Katherine S. Broderick
Dean Emerita and Joseph L. Rauh, Jr. Chair of Social Justice
B.A., cum laude, The American University, 1973; J.D., Georgetown University Law Center, 1978; M.A.T., Antioch School of Law.
Katherine S. Broderick served as interim and then Dean of the University of the District of Columbia David A. Clarke School of Law from August 1998 until June 2018, having previously served as Clinical Director, Associate Dean and faculty member since 1979. In 2011, she was named the Joseph L. Rauh, Jr. Chair of Social Justice.
Professor Broderick began her academic career as a clinical faculty member. She directed the Criminal Defense Clinic at the Antioch School of Law for ten years representing more than 2,000 individuals charged with crimes in the Superior and District Courts of the District of Columbia. She also co-directed the Legislation Clinic for four years, supervising students working primarily on health and safety, environmental justice and criminal justice legislation with the D.C. Council. She has taught Criminal Procedure, Evidence, Professional Responsibility, State and Local Government Law, First Amendment Demonstration Law, and a seminar, “Perspectives on Social Justice.” She taught in Harvard Law School’s Trial Advocacy Workshop, in the Fall Semester, for many years.
Under her leadership during twenty years as dean, major accomplishments included securing the highest level of American Bar Association Accreditation, establishing part-time and LL.M. programs, serving the legal needs of thousands of low-income District residents through the School’s nine legal clinics, moving into a beautifully renovated 100,000 square foot law school building, completing a handsome $1.6 million library expansion project and raising over $15 million for endowed chairs, endowed and annual scholarships, summer public interest fellowships, and clinical programs. In 2015, she forged the first Memorandum of Understanding between the University of Havana and a U.S. law school. Students and faculty members participate in an intensive International Law seminar in Cuba annually when travel to Cuba is permitted.
Professor Broderick chairs the D.C. Task Force on Jails and Justice. This blue ribbon task force is charged with redefining and reinventing the District of Columbia criminal justice system and ensuring that the jail is one part of a just and equitable system. She serves on the Boards of D.C. Appleseed and D.C. Vote. She was appointed in 2008 by the District of Columbia Court of Appeals to serve on the District of Columbia’s Access to Justice Commission. She completed four terms serving until 2020. Professor Broderick was named to the Norton Federal Law Enforcement Nominating Commission in 2009 and continues to serve. She also hosts Sound Advice, a UDC cable television show available in 200,000 D.C. households, providing information about legal issues affecting the District’s most vulnerable residents, including predatory lending, domestic violence, AIDS and the District’s abuse and neglect system. She has hosted more than 300 shows over the last 22 years. A committed civil libertarian, Professor Broderick is a past president and served on the Board of the American Civil Liberties Union of the Nation’s Capital for many years. She continues to serve on the Nominations Committee. Professor Broderick was a founder of and ardent participant in the D.C. Consortium of Legal Services Providers, an organization committed to increasing the quantity, improving the quality, and coordinating the delivery of legal services to low-income D.C. residents.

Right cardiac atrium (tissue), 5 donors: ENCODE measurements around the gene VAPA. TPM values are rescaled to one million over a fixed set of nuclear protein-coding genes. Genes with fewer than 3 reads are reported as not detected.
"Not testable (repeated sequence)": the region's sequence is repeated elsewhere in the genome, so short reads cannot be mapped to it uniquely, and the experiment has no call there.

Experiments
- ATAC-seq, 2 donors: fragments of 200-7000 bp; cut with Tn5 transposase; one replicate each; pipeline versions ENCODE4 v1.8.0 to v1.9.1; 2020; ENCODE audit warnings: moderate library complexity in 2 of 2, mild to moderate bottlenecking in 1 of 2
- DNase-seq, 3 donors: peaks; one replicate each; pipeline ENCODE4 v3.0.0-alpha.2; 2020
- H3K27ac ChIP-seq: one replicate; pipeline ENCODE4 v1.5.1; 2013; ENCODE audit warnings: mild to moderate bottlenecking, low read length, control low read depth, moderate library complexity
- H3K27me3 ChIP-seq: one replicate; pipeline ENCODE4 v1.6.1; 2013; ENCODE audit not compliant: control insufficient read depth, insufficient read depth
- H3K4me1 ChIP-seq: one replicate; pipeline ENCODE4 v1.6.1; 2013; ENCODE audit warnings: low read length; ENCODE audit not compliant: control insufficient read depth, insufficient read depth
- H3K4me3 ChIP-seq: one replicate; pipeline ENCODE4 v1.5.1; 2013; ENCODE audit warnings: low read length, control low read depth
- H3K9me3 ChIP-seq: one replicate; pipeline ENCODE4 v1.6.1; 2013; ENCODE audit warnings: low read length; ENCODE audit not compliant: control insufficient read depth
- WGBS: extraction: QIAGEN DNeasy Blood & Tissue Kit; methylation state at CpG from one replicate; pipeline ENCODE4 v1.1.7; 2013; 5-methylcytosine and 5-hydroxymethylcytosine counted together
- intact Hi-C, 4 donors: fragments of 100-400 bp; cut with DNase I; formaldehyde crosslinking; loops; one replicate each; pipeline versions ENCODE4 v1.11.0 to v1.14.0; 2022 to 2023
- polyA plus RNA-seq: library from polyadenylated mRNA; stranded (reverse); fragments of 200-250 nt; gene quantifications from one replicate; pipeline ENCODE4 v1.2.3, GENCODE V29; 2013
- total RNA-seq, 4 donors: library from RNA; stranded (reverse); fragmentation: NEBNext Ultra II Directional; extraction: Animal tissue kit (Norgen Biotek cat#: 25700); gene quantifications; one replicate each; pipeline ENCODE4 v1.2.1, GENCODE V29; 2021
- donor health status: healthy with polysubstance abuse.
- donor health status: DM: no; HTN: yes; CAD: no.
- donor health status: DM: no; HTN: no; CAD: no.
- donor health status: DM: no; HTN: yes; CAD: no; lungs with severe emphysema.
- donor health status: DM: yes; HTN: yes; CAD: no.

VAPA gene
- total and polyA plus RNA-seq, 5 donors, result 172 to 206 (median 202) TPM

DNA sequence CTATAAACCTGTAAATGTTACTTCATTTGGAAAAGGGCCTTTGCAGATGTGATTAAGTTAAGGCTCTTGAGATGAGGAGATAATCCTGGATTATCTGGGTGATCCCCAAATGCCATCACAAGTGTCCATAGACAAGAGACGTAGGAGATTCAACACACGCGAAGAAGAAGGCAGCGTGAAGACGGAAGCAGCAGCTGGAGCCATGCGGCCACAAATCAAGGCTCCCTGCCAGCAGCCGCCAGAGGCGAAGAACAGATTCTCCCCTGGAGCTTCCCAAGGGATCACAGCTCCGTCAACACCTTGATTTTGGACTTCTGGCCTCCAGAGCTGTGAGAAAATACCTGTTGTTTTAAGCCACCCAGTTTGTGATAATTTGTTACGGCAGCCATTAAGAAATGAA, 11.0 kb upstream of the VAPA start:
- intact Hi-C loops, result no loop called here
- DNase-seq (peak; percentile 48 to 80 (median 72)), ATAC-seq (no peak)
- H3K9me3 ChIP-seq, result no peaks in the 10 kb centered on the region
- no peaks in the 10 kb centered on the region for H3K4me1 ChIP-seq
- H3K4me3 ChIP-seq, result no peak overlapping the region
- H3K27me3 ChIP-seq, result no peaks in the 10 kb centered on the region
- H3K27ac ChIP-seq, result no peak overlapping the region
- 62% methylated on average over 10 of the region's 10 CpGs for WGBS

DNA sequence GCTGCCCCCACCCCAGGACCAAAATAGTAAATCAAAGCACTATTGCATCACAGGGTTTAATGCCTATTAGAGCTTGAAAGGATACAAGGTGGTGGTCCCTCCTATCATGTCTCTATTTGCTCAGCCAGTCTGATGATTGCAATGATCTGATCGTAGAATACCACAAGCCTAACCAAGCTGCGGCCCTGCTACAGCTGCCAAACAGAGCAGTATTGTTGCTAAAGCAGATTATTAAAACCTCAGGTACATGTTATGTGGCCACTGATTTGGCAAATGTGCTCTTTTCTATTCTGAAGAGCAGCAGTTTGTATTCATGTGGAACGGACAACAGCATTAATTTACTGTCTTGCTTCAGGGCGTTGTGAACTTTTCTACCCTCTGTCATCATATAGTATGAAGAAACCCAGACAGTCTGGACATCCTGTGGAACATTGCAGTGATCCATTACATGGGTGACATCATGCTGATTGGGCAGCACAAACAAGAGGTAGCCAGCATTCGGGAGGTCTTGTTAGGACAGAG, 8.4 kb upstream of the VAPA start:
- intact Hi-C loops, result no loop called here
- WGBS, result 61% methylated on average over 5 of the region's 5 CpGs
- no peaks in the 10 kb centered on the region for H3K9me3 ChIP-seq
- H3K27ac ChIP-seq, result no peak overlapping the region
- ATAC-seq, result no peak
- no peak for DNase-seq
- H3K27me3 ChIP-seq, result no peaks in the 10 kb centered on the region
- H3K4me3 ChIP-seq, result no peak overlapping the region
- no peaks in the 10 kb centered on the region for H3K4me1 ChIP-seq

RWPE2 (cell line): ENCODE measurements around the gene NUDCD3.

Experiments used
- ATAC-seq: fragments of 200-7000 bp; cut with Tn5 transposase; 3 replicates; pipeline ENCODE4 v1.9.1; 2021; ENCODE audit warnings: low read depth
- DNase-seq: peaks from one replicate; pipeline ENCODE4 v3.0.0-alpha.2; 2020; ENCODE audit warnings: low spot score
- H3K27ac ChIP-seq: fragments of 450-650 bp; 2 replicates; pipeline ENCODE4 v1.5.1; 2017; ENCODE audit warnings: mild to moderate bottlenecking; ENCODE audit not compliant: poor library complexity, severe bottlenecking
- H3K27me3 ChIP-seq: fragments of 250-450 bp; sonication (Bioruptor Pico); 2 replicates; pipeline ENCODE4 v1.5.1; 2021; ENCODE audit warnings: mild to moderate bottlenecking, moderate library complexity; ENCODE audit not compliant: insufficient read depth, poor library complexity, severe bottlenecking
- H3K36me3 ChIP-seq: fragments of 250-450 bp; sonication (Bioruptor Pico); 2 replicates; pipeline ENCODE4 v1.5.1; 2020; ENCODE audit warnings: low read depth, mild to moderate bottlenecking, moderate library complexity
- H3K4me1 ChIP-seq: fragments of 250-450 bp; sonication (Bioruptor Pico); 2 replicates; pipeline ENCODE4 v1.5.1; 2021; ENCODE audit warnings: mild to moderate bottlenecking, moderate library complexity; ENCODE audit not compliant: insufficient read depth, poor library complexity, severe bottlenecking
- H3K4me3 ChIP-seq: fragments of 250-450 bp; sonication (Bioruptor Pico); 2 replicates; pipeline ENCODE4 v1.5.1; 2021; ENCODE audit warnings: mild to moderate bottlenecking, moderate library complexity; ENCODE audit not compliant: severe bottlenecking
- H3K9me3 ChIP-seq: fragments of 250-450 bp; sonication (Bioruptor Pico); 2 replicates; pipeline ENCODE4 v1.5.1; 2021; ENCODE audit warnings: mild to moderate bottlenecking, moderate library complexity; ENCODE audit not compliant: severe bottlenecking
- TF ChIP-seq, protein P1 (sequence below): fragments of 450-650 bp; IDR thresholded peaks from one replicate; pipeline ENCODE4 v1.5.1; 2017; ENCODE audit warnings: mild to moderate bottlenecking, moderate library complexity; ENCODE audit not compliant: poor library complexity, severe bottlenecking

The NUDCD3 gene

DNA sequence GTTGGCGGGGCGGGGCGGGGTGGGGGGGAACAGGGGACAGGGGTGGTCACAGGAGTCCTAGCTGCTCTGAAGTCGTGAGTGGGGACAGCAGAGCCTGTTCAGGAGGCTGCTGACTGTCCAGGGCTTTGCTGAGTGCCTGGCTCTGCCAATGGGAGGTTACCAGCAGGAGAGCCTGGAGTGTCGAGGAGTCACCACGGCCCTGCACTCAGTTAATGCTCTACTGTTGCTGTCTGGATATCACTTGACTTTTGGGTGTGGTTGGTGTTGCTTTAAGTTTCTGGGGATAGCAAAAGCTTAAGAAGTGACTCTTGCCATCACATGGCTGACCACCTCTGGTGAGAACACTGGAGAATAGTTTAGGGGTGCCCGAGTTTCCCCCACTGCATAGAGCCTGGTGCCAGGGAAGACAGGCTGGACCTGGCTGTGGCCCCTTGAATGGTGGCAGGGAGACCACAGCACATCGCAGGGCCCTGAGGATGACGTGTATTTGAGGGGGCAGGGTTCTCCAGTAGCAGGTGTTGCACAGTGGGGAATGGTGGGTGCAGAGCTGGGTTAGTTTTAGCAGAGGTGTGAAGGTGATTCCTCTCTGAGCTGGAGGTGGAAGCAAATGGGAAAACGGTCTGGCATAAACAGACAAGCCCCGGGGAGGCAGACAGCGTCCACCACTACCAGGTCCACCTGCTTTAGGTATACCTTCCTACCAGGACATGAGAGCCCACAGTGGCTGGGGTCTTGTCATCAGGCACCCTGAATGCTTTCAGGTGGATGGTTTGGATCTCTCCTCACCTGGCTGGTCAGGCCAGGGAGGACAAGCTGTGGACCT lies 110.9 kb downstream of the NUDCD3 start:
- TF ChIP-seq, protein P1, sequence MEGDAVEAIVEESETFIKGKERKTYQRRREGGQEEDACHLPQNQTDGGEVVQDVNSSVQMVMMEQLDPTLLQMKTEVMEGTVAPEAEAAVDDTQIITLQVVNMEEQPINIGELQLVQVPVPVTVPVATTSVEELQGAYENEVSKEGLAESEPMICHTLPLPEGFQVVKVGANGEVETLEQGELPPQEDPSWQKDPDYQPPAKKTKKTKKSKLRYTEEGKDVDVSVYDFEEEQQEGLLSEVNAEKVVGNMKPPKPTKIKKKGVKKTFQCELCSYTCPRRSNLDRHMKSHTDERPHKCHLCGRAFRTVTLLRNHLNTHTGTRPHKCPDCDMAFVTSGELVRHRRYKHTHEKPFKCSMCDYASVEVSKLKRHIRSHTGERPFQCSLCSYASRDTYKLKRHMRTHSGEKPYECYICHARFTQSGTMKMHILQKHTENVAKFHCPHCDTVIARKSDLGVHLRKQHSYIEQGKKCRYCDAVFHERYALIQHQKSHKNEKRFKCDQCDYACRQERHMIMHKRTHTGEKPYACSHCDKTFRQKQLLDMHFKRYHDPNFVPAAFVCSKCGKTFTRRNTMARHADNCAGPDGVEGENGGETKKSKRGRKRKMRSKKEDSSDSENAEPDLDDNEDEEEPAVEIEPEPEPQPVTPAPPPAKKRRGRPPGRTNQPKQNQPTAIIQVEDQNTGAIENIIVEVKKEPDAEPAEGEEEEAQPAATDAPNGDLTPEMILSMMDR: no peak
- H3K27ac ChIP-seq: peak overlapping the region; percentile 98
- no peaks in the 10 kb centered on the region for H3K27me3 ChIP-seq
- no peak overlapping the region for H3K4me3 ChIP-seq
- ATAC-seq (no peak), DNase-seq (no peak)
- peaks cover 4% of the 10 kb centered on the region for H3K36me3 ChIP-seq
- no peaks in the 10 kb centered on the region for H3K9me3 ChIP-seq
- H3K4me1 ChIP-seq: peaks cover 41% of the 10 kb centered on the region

Professor Broderick received the 2020 “Thurgood Marshall Award,” “in recognition of her exemplary legal career dedicated to service in the public interest, in the pursuit of equal justice and opportunity for all Americans,” from the D.C. Bar; the 2018 ”Potter Stewart Award” from the Council for Court Excellence; the 2017 “Heman Sweatt Award” from the National Bar Association; and the 2016 “Education and Leadership Award,” from the Thurgood Marshall Scholarship Fund. She has also received the 2015 “Effective Force in Service of the People Award” from the D.C. Chapter of the National Lawyers’ Guild “in recognition of outstanding leadership” and the 2009 “Deborah L. Rhode Award” from the Association of American Law Schools ‘in recognition of her work to increase pro bono and public service opportunities in law schools.” She was honored with the “Servant of Justice Award” by the Legal Aid Society in 2005. Professor Broderick received the “National Equal Justice Works Outstanding Law School Dean Award” in 2002, and the “William Pincus Award” for “Outstanding Contributions to Clinical Legal Education” given by the Association of American Law Schools in 1999. She was named a Fellow of the American Bar Association in 2000.
Professor Broderick and her late husband John Clegg’s daughter, Isabella, is a 2010 graduate of Wilson Senior High, a D.C. public school and a 2016 graduate of the University of Colorado with a Bachelor of Fine Arts degree.
Professor Broderick with alumni and friends in India in 2016.